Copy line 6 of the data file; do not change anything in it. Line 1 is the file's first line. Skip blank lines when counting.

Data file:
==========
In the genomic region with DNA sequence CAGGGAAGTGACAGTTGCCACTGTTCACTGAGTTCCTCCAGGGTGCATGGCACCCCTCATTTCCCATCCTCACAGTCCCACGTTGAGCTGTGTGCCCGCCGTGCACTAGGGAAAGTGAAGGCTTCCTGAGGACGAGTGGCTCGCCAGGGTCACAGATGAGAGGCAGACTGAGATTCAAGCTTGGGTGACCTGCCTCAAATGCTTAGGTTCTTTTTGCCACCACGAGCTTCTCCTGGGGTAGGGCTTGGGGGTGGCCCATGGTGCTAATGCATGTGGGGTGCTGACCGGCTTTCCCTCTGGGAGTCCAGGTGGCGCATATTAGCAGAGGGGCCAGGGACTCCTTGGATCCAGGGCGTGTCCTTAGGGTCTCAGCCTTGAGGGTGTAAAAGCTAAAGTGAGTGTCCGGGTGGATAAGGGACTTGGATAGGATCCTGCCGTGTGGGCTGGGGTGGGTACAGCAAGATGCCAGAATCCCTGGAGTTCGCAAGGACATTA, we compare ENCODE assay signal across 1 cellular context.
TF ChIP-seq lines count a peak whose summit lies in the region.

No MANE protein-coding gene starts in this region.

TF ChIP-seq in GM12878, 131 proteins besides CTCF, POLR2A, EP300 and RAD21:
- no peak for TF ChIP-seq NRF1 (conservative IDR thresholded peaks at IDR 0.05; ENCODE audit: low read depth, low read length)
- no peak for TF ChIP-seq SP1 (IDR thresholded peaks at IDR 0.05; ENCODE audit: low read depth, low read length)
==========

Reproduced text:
- no peak for TF ChIP-seq SP1 (IDR thresholded peaks at IDR 0.05; ENCODE audit: low read depth, low read length)